'Food is Medicine' pilot program tests meal delivery service to help those with congestive heart failure

Tuesday, April 30, 2019
'Food is Medicine' tests meal delivery service for those with heart failure
L.A. Care Health Plan has teamed up with Project Angel Food to deliver properly portioned and specifically nutrient-based meals for those with congestive heart failure in hopes to reduce hospital visits and readmissions to the hospital.

LOS ANGELES (KABC) -- Dr. Richard Seidman with L.A. Care Health Plan says while it's early in the study, the current results look promising. They're feeding people with congestive heart failure nutritious and properly portioned meals in the hopes of reducing costly hospital visits.

"Today we have about 30 L.A. Care members who have met the eligibility criteria for the study. Each of them will receive three months of medically tailored meals," said Seidman.

The doctor said one of the most difficult things to monitor with these types of patients is their compliance. Making sure they stick to the recommended diet and their access to healthy and affordable food.

"Patients with congestive heart failure have known relatively high rates of emergency room utilization, readmissions after discharge," Seidman said

Project Angel Food's executive director Richard Ayoub says the study's results could have a huge impact on their clients.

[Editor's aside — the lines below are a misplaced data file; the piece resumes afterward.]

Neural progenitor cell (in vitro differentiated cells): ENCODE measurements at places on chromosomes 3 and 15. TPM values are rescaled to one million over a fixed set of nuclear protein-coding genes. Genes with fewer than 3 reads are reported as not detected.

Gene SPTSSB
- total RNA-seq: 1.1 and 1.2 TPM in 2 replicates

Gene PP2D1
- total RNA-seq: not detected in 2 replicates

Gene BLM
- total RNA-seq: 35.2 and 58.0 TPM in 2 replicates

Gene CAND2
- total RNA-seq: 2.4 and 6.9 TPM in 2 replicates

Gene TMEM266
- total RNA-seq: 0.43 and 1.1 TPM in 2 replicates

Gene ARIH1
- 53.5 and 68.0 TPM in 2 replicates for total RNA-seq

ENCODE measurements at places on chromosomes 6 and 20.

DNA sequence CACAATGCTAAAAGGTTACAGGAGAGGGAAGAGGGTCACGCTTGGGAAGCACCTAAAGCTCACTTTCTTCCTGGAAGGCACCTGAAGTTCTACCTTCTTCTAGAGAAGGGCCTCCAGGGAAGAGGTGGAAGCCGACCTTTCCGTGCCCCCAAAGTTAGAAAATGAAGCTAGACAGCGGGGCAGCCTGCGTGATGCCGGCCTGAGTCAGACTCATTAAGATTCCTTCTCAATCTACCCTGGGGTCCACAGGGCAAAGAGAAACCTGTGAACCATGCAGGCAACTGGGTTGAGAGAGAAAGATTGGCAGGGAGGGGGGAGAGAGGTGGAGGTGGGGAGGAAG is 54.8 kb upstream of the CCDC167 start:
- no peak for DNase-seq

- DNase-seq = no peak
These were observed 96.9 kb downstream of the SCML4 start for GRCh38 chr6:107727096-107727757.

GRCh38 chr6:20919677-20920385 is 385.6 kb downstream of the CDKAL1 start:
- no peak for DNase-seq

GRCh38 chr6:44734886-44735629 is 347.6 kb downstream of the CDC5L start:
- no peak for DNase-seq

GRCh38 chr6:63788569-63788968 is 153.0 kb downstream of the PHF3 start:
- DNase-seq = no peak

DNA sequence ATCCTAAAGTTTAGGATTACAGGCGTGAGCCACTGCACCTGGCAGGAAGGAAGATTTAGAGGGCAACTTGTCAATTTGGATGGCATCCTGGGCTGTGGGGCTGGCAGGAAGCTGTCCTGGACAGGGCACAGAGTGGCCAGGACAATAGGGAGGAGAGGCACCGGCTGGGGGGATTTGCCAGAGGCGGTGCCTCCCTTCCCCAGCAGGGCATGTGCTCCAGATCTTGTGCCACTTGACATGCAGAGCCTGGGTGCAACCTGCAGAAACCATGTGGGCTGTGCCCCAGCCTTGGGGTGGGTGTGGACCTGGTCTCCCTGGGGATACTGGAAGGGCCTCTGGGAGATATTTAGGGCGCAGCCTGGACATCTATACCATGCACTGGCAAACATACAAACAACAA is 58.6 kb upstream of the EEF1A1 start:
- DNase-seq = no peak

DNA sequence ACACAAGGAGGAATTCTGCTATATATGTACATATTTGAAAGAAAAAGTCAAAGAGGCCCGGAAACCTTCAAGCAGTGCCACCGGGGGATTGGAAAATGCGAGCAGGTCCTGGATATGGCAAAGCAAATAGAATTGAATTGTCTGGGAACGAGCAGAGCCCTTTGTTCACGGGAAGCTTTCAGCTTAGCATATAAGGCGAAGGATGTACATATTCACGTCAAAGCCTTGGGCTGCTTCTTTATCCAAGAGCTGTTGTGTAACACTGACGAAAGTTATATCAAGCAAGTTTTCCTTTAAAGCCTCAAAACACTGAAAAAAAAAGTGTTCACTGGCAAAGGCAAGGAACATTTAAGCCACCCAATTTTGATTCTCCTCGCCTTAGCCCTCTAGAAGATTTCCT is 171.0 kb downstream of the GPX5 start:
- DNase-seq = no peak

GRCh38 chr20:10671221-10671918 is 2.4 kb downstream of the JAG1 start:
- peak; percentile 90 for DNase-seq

"One day in the hospital is about $5,000 and if we can keep them out of the hospital one day we're saving taxpayers thousands upon thousands of dollars. This program costs $60 a day," Ayoub said.

Ayoub said they work with dietitians to make sure these patients get exactly the nutrition they need, literally minimal salt or none at all. So they have to spice things up.

"We do apricot chicken and Moroccan chicken. We do different styles, and our chefs take a lot of pride in what they do," said Ayoub.

The plan, which is sponsored by the state of California, covers home delivery food service for 90 days. This helps people like Candice, an L.A. Care member, get back on the road to health.

"Hard part for me was I couldn't breathe. I couldn't lay down flat and breathe without feeling like I was like drowning," said Candice.

Not anymore. Candice says she's lost 65 pounds and no longer needs assisted oxygen or the drug Albuterol.

"No hospital. Because I only eat what they give me. It's working. It really works," Candice said.